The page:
Staring at the “oft-sordid goings on” in Pigeon Park, and having the occupants of the park stare at diners eating foie gras, has nothing to do with conversation. It is deeply insensitive and incredibly arrogant, all in the name of style (however it is framed/publicized). If the restaurant had a non-controversial name and did not focus on the window and tables, I suspect there would be been no picketing…

  • Gibbs

    “Staring at the “oft-sordid goings on” in Pigeon Park, and having the occupants of the park stare at diners eating foie gras, has nothing to do with conversation. It is deeply insensitive and incredibly arrogant, all in the name of style (however it is framed/publicized). If the restaurant had a non-controversial name and did not focus on the window and tables, I suspect there would be been no picketing…”

    And there you have it: the mountain from the molehill. And you talk about arrogance! A business can sell what it wants wherever it wants however it wants if it is within the law. Honestly, how is that news to you?

  • omiya

    That is the point. A business can do whatever it wants. How it chooses to do what it wants is the issue…this has nothing to do with the law. Choosing to intentionally focus (in a voyeuristic sort of way) on the disparity between low-income DTES residents/the people who frequent Pigeon Park and the diners as a stylistic marketing tool, is arrogant. Picketing by low-income residents has nothing to do with arrogance. It has to do with anger at being belittled and mocked by this ill-thought out marketing tool.

    How often have you seen a movie where the rich people are inside a warm restaurant, laughing and dining, while some poor down-on-his-luck person stares mournfully inside while getting drenched in the rain? The way this restaurant was planned highlights this type of difference — who is inside and who is outside. Almost like going to the zoo and seeing a rare endangered species from the other side of the bars, the low-income DTES Resident…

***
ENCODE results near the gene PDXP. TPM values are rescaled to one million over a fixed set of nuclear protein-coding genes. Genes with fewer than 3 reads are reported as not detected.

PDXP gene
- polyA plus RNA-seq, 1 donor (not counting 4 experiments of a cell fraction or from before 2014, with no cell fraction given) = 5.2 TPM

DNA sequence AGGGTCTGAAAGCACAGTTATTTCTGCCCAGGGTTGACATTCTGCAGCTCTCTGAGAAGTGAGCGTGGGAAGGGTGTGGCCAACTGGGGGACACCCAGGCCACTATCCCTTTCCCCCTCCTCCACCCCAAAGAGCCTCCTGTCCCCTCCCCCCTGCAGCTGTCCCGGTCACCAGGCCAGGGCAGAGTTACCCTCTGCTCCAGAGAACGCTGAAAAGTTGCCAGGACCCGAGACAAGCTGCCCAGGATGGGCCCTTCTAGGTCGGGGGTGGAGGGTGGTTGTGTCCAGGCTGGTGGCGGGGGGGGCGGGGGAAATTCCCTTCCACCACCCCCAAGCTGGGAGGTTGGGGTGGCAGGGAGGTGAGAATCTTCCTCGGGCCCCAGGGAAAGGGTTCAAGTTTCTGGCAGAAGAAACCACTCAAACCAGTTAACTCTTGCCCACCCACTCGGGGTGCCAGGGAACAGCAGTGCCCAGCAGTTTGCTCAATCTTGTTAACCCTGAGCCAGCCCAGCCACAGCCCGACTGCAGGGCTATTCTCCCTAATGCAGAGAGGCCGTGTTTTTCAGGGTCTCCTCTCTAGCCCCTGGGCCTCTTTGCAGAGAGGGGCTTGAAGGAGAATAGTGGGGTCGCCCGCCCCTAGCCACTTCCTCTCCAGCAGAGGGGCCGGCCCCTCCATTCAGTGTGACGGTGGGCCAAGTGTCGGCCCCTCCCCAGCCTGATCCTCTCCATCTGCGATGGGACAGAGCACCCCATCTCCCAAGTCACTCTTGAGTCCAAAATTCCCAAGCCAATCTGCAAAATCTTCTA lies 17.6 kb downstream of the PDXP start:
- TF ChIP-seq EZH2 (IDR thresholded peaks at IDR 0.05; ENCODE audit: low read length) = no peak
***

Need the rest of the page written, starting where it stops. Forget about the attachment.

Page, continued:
• Gibbs

    What makes you think it’s a stylistic marketing tool? Also…

    “How often have you seen a movie where the rich people are inside a warm restaurant, laughing and dining, while some poor down-on-his-luck person stares mournfully inside while getting drenched in the rain?”

    Oh my God. You can’t be serious?

  • Peter Driftmier

    Foodies need to be responsible citizens. Don’t cross community picket lines. I have seen so many places go up like this, each one anchoring the condominums that then go up above them (or the reverse order, in the case of Pidgin). Foodies should be boycotting gentrifiers like Pidgin, and taking their business elsewhere.

    If you consider yourself part of some kind of food movement or food community, support the low-income movements for social justice when they speak out against how parts of food culture displace communities. If you cross the picket lines, you’re clearly engaging in pure gluttony.

    Oh wait, shit, glutony’s apparently what this magazine is all about according to its mast head.

  • Harper Lee

    Quit it with the tiresome myopia, Peter. Your dull-minded, inarticulate, holier than thou lecture grates because its rhetorical approach is never effective, on anyone, like, ever. To listen to you go on about social justice and your special food community in the context of this optically ridiculous farce of a protest would be entertainment if it weren’t so fucking poetically emblematic of what is wrong with the DTES and the short-sighted NIMBY thinking that is so irretrievably hardwired into this City. You think you know about food? You’re a former sandwich worker from Save On Meats. Honestly, the way you pass yourself off as some sort of community food security czar is a joke. You want to make a difference? Learn nuance. You want to fight for the DTES? Punch a drug dealer. Don’t just sit on the internet and comment on blogs as if you’ve really got something valuable to say. Not that that has ever stopped you. I just googled you and that shit is off the charts! You’ve written freshman spin and bleeding heart vitriol for just about every socialist piece of shit website from here to Halifax and back. You’re a legend, Peter! But a baby. A big fucking, spoiled baby. And a pitiful bully. Sadder than Pigeon Park. Dumber than Grossutti. A real Vancouverite. A credit to your ideas (and the way in which you communicate them) and a tribute to your city. Keep up the enthusiastic stupidity.

  • http://scoutmagazine.ca Sean Orr

    ^